It is hard to imagine how much more Yemen can take before it collapses entirely.
The conflict in the country has claimed the lives of thousands of women, men and children, forced nearly three million others from their homes and left more than half the country without enough to eat.
Now Yemen faces another crisis, amid a cholera outbreak of historic levels, with nearly 2,000 deaths and the number of suspected cases having now topped half a million.
Earlier this year, I was in Yemen in my role as a water and sanitation adviser with Oxfam and I saw firsthand the devastating impact of the crisis.
Even then, the scale of the catastrophe was grimly apparent. And it’s got even worse since.
For many people, weakened by war and hunger, cholera is the knockout blow.
So why isn’t Yemen receiving the international attention it so desperately needs? The worsening situation is still largely ignored by the rest of the world and international media that have tried to report on the crisis are being prevented from entering the country.
Many of my friends and family back in Aberdeenshire only know what’s happening in Yemen because I’ve been so involved in the humanitarian response.
Last year, people in Scotland generously gave over £1.3 million to the Disasters Emergency Committee’s Yemen Crisis Appeal, including a much needed £250,000 contribution from the Scottish Government.
But overall, funding from governments to pay for the aid effort has been lacklustre at best, with less than half of what’s needed provided.
We know that cholera is treatable and easy to prevent, but that’s only possible if we have access to communities, equipped with the right tools and resources. It’s clear that Yemen desperately needs a well coordinated effort to get clean water and decent sanitation to people and simple things like soap and water to keep them safe from disease. We also need to be able to get vital supplies and staff into the country so we can get on with the job.
The world cannot continue to turn a blind eye as the most vulnerable Yemenis suffer. War is having a devastating effect on Yemen’s people and its infrastructure. Health, water and sanitation systems have been bombed to the point of collapse and many of the key public health workers have not been paid for the last six to nine months, leaving over 15 million people without adequate access to clean drinking water and safe sanitation.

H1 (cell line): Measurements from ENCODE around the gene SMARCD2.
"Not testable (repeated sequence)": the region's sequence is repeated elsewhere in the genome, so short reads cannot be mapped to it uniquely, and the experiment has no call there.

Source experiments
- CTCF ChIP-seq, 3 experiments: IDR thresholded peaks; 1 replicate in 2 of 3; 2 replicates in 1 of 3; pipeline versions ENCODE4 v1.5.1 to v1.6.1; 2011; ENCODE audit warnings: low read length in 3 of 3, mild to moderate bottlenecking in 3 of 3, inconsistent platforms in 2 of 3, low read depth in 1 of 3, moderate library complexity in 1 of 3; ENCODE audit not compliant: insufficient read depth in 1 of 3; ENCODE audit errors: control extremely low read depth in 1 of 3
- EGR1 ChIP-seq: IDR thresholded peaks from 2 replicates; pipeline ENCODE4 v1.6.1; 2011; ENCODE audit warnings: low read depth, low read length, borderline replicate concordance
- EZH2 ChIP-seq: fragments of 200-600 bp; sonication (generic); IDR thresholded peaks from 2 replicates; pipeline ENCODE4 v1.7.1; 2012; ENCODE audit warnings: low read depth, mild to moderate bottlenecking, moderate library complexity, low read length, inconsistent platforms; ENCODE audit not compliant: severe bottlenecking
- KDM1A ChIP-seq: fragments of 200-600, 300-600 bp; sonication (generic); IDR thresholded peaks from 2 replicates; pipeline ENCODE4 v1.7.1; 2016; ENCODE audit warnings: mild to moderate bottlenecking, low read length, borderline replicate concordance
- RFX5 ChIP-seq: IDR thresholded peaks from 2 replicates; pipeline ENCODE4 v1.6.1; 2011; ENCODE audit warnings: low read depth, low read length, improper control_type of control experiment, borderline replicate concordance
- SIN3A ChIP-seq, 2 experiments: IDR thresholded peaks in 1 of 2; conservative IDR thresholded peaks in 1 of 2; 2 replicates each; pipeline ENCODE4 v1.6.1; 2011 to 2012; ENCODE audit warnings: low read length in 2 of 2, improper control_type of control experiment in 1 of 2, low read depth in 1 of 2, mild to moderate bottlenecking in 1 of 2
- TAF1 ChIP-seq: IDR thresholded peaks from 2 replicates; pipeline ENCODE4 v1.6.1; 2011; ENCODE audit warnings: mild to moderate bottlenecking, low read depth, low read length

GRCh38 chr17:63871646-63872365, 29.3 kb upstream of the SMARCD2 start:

The reality is that international agencies tackling the cholera crisis are in danger of being overwhelmed by the scale of the outbreak.
All of us working on the humanitarian response know that while keeping people alive today is paramount, an end to the fighting is absolutely key so they can also have a future.
And that future depends on the international community.
Governments, including the UK Government, must stop being arms brokers and start being peace brokers to help Yemen on the road to peace. At the moment official arms sales by Western governments are helping to fuel a war that is causing wide-spread suffering and tipping a whole nation towards a catastrophe.
Earlier this summer, the courts gave the UK Government discretion to continue selling arms, despite clear evidence of the devastating impact on Yemen from selling arms to Saudi Arabia.
The risk of fathers, mothers, sons and daughters having their lives cut short continues in Yemen due to UK exported weapons. People’s homes and local markets will continue to be bombed. And, without action, if the bombs don’t kill them, hunger or disease will.
This article originally appeared in The Herald.